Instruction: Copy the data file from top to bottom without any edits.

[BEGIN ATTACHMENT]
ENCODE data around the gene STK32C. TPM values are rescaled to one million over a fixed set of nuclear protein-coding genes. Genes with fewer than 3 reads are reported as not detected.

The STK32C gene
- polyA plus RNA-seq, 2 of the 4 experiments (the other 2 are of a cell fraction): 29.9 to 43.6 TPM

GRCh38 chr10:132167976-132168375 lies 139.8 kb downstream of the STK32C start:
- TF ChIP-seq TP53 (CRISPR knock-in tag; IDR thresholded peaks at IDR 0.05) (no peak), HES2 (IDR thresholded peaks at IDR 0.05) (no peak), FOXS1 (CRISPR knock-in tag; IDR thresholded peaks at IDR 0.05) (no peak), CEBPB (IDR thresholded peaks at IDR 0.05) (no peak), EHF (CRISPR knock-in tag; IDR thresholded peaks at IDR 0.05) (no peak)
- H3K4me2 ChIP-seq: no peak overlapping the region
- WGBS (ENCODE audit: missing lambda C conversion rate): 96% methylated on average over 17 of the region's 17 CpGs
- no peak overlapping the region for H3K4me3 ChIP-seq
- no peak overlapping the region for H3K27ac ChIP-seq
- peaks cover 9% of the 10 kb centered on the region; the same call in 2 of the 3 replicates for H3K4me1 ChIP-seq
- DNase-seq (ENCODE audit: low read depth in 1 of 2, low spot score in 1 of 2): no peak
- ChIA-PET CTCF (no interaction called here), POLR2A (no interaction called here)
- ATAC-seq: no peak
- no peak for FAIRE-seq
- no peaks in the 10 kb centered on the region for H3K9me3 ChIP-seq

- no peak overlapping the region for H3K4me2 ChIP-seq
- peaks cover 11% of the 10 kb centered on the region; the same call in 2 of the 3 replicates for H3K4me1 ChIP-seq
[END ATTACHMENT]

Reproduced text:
ENCODE data around the gene STK32C. TPM values are rescaled to one million over a fixed set of nuclear protein-coding genes. Genes with fewer than 3 reads are reported as not detected.

The STK32C gene
- polyA plus RNA-seq, 2 of the 4 experiments (the other 2 are of a cell fraction): 29.9 to 43.6 TPM

GRCh38 chr10:132167976-132168375 lies 139.8 kb downstream of the STK32C start:
- TF ChIP-seq TP53 (CRISPR knock-in tag; IDR thresholded peaks at IDR 0.05) (no peak), HES2 (IDR thresholded peaks at IDR 0.05) (no peak), FOXS1 (CRISPR knock-in tag; IDR thresholded peaks at IDR 0.05) (no peak), CEBPB (IDR thresholded peaks at IDR 0.05) (no peak), EHF (CRISPR knock-in tag; IDR thresholded peaks at IDR 0.05) (no peak)
- H3K4me2 ChIP-seq: no peak overlapping the region
- WGBS (ENCODE audit: missing lambda C conversion rate): 96% methylated on average over 17 of the region's 17 CpGs
- no peak overlapping the region for H3K4me3 ChIP-seq
- no peak overlapping the region for H3K27ac ChIP-seq
- peaks cover 9% of the 10 kb centered on the region; the same call in 2 of the 3 replicates for H3K4me1 ChIP-seq
- DNase-seq (ENCODE audit: low read depth in 1 of 2, low spot score in 1 of 2): no peak
- ChIA-PET CTCF (no interaction called here), POLR2A (no interaction called here)
- ATAC-seq: no peak
- no peak for FAIRE-seq
- no peaks in the 10 kb centered on the region for H3K9me3 ChIP-seq

- no peak overlapping the region for H3K4me2 ChIP-seq
- peaks cover 11% of the 10 kb centered on the region; the same call in 2 of the 3 replicates for H3K4me1 ChIP-seq